Students in the Arctic Geophysics class spent 1 or 2 weeks in Barrow, Alaska, in early March, performing geophysical studies of the sea ice. This trip proved to be the most challenging and rewarding of all of the previous trips. The main challenge related to the widely-reported odd weather patterns in North America this year, including the piece of the “polar vortex” that broke from its normal near-polar location. While the central and northeastern US experience record cold and snow, the western US received record warmth and dryness. This included Barrow, which experienced an extremely-late setting-in of the shorefast sea ice on which our research was performed.
In previous years the ice had been well over 2 meters thick. But this year it was between 1.2-1.6 meters thick. This made for a great deal of difficulty for the OhmMapper capacitively coupled resistivity array that we always deploy. Even with our new, shorter (2.5 meter) dipole cables, Ohmy repeatedly lost signal, requiring serious troubleshooting from the group. After much frustration and work the data were obtained. The group coupled this with ground truth data from our ice drill, and “Whistler” the thermal sensor that recorded the temperature of the ice surface. The goal of this trip was to investigate a possible correlation between the surface temperature and the thickness of the ice.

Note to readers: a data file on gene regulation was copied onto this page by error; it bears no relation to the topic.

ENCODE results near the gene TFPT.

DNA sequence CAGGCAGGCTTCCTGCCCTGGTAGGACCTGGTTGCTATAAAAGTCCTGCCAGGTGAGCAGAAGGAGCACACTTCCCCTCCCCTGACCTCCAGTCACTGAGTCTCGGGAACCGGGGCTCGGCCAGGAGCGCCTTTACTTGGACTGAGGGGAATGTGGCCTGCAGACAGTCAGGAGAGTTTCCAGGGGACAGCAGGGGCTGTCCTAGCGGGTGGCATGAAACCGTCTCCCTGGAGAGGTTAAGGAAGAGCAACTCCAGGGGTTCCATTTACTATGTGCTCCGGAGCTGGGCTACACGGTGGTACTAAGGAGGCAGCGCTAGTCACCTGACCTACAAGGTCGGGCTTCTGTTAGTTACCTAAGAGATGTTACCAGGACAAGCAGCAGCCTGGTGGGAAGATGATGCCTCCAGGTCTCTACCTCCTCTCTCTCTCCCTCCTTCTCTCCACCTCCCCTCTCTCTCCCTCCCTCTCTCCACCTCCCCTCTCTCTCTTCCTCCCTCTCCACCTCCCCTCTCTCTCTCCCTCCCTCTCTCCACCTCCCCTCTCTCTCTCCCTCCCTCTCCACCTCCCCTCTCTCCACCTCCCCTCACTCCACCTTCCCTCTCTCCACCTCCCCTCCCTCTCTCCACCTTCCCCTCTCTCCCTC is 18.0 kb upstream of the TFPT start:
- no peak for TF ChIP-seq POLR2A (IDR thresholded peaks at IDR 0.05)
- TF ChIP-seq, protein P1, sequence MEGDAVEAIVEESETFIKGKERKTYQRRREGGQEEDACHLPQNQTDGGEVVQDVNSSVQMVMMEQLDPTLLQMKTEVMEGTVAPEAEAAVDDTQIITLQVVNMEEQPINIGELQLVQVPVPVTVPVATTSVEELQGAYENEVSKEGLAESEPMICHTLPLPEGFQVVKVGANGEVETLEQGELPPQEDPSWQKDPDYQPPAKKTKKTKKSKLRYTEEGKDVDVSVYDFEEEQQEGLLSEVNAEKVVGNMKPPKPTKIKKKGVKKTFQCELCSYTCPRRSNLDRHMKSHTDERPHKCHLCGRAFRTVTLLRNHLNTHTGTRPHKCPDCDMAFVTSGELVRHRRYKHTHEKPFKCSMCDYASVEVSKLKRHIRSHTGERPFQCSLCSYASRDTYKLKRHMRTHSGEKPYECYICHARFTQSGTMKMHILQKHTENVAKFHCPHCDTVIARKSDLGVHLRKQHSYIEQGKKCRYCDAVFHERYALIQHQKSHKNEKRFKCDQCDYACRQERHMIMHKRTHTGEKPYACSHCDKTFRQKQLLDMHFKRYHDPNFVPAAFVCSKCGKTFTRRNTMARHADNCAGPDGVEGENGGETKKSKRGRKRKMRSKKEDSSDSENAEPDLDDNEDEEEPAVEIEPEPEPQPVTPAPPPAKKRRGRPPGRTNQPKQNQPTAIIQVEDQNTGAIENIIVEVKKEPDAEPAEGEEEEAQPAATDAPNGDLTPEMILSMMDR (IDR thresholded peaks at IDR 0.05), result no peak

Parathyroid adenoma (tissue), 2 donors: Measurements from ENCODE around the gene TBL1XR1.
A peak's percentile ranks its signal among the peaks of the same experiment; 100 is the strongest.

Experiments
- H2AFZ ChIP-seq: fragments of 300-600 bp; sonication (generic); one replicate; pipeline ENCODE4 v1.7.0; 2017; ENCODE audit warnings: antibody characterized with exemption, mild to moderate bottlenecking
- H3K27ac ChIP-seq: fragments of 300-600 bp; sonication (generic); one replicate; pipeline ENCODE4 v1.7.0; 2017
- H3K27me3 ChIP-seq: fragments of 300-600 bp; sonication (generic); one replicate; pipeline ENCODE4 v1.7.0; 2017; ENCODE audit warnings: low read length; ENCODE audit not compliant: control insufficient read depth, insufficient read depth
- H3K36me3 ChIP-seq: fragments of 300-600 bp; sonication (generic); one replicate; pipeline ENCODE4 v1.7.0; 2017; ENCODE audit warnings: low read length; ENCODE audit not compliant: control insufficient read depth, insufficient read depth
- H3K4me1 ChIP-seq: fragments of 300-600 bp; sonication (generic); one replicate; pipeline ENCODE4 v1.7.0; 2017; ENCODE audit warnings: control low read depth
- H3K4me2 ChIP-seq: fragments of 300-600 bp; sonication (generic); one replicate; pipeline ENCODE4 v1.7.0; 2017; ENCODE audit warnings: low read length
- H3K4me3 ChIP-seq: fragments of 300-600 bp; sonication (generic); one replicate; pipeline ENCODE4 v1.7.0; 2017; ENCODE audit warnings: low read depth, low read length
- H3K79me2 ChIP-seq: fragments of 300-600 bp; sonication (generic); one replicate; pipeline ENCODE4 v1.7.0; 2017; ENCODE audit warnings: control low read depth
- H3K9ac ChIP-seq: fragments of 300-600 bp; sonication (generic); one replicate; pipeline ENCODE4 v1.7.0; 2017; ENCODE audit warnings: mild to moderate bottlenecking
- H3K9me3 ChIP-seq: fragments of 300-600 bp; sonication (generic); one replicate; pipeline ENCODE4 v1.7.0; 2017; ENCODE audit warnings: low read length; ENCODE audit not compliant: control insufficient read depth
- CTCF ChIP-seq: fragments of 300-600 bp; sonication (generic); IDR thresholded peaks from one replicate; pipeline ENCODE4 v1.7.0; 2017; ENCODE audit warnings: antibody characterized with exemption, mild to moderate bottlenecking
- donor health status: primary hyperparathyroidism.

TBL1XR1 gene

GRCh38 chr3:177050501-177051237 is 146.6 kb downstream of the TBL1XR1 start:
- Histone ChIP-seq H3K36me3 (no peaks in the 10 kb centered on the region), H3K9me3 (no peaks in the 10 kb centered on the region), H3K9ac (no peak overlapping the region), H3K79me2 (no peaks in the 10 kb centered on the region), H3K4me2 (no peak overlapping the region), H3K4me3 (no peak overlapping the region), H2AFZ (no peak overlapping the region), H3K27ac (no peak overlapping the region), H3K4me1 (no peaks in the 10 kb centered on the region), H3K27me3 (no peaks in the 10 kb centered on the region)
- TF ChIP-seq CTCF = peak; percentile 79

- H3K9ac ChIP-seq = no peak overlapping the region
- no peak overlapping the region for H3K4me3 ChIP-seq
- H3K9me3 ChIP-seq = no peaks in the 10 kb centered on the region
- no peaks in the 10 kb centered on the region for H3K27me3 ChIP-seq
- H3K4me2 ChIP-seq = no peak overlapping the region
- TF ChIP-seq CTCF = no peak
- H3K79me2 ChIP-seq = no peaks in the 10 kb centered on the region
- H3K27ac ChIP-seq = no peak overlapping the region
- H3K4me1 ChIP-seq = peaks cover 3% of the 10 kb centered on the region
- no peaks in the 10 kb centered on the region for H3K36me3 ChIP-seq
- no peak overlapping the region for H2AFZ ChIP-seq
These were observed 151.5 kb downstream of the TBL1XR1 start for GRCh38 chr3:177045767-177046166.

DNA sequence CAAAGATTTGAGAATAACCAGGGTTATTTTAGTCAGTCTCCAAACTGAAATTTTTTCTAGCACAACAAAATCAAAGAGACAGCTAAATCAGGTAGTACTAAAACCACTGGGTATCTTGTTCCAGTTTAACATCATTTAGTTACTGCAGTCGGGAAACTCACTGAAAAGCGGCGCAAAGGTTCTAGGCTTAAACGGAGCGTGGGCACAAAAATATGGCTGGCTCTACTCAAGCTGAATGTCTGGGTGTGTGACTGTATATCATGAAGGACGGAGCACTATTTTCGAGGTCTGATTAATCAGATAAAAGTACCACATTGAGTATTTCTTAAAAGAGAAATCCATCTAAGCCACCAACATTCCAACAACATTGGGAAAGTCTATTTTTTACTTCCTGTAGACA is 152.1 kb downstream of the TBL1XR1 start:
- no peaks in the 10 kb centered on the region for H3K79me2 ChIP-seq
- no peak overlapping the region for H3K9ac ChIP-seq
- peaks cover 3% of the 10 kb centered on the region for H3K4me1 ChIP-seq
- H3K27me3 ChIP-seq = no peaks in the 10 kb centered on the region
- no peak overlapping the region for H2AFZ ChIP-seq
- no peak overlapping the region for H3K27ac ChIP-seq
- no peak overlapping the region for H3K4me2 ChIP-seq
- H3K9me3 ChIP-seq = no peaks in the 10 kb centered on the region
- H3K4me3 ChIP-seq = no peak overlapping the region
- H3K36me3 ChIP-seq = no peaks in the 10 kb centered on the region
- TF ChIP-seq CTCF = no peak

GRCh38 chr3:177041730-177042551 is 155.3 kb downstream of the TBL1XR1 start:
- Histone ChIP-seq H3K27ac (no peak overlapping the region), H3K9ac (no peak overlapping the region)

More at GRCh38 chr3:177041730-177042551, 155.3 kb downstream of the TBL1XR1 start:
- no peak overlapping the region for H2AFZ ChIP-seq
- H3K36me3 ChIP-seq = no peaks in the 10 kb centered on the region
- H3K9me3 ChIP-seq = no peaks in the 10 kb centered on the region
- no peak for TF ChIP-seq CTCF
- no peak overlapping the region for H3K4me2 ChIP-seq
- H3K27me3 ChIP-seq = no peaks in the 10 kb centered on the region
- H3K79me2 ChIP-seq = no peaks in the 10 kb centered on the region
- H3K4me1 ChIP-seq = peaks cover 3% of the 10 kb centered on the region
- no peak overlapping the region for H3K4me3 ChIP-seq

Top image: Cameron Baumgardner pulls the OhmMapper while Luna Brett pushes the GPR cart with Whistler.
Middle: Corey Roadcap (red hat) and Cameron Baumgardner drill through the ice.
Bottom right: Sarah House stoops to keep the front OhmMapper dipole cable on the ice. It lost data every time that cable came off the extra-thin ice.